A crisp, cool night in Los Angeles might’ve been the perfect evening to catch the Tobey Maguire/Elizabeth Banks dark comedy “The Details,” but it may not have been the best idea to ask for writer/director Jacob Aaron Estes for any. Giving incredibly gracious answers to the assembled crowd, he still concluded the post-screening Q & A for the film in Los Angeles by answering the final question about a speech in the film, “I don’t really have a great answer, but at the next Q & A, if you come to it, I will have thought about it.”
As Estes told the audience, part of the beauty of writing “The Details” was not thinking about it too much, though he certainly can’t be blamed for just not wanting to right now. Having endured many post-screening Q & As during a whirlwind week that saw the film sell to the Weinstein Company for a reported $7.5 million, Estes may have a case of festival fatigue as well as having a film that’s best not to be spoiled in advance. And yet frustratingly for the few who have seen it early, “The Details” is one that’s completely worth talking about.
A far cry from either Estes’ earlier slow-burning thriller “Mean Creek” or the group of quirky suburbia-is-hell comedy genre that it will inevitably be lumped into, “The Details” features Maguire and Banks as Jeff and Nealy, an upper-middle-class couple in Seattle whose 10-year marriage has lost its spark amidst the upbringing of their young son and the renovation of their already idyllic home, which is why their constant bickering is of far less concern to Jeff than the raccoon infestation that is pockmarking the family’s back lawn. Banks’ Nealy actually disappears from most of the picture when Jeff goes about finding ways to exterminate the vermin while appeasing those around him for whom he has about as much respect, like a slightly off neighbor (a wonderfully mercurial Laura Linney) or the couple’s closest married friends (Kerry Washington and Ray Liotta). Although he finds it in his heart to help out a basketball buddy (Dennis Haysbert) first with a job and then with a kidney transplant, Jeff’s preoccupation with plotting out a perfect life without thinking about any of the fallout it wreaks on others or even himself causes considerable headaches when he starts putting poison on his lawn to rid it of raccoons and the results end up far more toxic.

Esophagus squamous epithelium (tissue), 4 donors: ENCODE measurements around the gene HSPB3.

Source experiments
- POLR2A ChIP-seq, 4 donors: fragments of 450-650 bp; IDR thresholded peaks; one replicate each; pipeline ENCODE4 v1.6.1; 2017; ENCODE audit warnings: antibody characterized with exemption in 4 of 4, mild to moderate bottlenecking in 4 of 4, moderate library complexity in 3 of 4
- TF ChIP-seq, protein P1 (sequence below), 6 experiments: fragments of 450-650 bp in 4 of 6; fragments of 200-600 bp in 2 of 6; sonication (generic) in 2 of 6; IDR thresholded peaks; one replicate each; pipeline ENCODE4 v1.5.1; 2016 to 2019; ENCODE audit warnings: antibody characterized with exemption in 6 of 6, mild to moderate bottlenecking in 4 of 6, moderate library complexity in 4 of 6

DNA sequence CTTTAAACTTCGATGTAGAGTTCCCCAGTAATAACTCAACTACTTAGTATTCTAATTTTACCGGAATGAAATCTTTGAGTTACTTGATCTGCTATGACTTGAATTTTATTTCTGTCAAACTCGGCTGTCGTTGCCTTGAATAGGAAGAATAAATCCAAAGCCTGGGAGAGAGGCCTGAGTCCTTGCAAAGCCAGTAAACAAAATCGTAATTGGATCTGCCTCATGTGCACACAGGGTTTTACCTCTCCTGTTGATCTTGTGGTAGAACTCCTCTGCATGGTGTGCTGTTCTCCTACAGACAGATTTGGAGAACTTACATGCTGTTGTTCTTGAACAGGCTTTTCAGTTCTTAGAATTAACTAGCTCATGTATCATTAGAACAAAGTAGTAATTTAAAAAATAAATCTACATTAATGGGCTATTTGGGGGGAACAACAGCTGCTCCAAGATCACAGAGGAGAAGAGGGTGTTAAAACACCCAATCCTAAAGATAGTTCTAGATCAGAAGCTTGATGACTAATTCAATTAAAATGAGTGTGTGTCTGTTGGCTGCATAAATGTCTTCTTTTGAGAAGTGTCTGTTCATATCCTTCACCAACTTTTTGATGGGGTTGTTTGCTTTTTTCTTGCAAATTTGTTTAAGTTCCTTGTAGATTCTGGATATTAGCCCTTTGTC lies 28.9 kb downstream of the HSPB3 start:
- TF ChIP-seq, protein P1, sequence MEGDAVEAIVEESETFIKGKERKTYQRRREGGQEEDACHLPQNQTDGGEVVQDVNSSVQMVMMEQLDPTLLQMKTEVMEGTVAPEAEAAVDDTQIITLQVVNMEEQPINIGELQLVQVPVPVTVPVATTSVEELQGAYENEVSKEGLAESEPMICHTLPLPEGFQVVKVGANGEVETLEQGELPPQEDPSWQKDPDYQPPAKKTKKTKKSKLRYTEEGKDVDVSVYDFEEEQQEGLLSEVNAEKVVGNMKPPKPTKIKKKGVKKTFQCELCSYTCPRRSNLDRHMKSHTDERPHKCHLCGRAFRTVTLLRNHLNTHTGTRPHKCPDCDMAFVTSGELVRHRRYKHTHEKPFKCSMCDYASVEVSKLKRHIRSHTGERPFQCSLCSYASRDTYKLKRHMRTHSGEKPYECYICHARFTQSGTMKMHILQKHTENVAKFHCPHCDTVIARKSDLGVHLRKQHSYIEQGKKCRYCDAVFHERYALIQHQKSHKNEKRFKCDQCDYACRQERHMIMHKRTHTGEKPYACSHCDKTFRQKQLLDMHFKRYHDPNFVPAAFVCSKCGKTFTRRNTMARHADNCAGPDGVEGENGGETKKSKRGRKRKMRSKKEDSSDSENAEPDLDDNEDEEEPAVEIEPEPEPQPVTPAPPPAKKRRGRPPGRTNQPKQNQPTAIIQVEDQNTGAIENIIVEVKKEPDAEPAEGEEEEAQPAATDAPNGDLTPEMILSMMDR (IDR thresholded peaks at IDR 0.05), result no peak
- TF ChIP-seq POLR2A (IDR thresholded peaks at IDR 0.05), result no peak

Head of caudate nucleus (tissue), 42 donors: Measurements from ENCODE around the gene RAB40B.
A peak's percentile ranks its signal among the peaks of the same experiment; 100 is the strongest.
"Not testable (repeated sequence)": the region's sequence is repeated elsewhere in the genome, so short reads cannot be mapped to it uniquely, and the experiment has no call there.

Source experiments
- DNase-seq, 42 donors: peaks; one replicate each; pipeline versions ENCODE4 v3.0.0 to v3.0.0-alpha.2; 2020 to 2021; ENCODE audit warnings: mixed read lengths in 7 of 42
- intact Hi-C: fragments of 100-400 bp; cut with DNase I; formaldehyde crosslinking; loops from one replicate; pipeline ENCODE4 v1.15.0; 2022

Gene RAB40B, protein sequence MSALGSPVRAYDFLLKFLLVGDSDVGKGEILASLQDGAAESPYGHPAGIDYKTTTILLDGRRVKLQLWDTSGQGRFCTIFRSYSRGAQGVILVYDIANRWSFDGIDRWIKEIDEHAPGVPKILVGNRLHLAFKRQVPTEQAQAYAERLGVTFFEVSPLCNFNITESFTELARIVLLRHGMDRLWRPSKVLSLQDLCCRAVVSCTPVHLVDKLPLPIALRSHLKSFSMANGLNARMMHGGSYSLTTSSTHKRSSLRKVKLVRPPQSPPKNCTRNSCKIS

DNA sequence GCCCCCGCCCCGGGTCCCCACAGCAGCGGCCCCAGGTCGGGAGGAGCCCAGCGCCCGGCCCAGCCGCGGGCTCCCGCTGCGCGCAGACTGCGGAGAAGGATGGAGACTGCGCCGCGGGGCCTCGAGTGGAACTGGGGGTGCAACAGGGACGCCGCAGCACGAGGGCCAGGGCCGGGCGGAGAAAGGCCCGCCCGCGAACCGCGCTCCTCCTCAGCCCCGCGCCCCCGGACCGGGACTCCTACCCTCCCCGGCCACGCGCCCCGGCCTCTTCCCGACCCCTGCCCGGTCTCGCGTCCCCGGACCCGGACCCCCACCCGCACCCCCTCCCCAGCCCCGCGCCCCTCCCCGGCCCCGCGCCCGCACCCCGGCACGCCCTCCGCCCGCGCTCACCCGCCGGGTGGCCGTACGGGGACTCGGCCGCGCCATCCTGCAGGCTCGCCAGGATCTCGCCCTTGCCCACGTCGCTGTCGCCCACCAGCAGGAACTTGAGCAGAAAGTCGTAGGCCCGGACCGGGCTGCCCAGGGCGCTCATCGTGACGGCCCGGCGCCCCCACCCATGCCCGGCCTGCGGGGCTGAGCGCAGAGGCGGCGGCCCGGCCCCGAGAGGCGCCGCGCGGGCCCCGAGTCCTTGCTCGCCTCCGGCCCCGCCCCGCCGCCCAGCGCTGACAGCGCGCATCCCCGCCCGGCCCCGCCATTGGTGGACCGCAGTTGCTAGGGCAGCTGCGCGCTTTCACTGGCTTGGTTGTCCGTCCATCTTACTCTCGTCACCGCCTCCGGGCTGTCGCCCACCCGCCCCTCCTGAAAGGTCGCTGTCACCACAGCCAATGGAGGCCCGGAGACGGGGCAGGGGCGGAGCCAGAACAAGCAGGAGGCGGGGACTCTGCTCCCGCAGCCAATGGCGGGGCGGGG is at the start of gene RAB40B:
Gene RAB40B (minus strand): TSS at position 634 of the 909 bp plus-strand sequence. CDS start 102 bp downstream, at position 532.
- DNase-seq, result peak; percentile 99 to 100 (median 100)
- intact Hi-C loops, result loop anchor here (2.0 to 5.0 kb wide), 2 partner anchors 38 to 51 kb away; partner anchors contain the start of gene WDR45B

Though there are cheeky allusions to other films about domestic frustration (Jeff’s cell phone ringtone sound an awful lot like Thomas Newman’s chimes for “American Beauty”), “The Details” separates itself by placing the onus on its main character’s self-delusion rather than the typical suspect of suffocation by his environment, giving Maguire the room for one of his darkest and most mischievous performances since his all-too-short appearance in Steven Soderbergh’s “The Good German.” Amped up by a nearly carnivalesque score by tomandandy for the film’s first half, Maguire’s Jeff piles up one seemingly inconsequential lie after another to preserve a way of life, if not necessarily happiness, and Maguire is one of the few who could pull it off with a straight face. The same could be said for all of the cast Estes assembled, some of whom appear at first to take on roles that would frankly not be worth their time until a perfect, unexpected moment reveals why they were hired.
At the film’s Sundance USA screening in Los Angeles, moderator Jay Duplass joked shortly after the end credits, “You surprised me about 45 times in this movie” before asking Estes, who was accompanied by Maguire and Haysbert at the Vista Theatre in Los Feliz, whether he was conscious of throwing audiences for a loop.